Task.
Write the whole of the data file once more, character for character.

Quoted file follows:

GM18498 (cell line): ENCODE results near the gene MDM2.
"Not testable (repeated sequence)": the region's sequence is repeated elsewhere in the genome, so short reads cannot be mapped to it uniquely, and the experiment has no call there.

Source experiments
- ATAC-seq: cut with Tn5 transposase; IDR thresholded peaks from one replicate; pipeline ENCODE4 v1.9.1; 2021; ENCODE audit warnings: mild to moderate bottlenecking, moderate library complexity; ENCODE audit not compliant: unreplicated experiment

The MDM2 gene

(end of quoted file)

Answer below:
GM18498 (cell line): ENCODE results near the gene MDM2.
"Not testable (repeated sequence)": the region's sequence is repeated elsewhere in the genome, so short reads cannot be mapped to it uniquely, and the experiment has no call there.

Source experiments
- ATAC-seq: cut with Tn5 transposase; IDR thresholded peaks from one replicate; pipeline ENCODE4 v1.9.1; 2021; ENCODE audit warnings: mild to moderate bottlenecking, moderate library complexity; ENCODE audit not compliant: unreplicated experiment

The MDM2 gene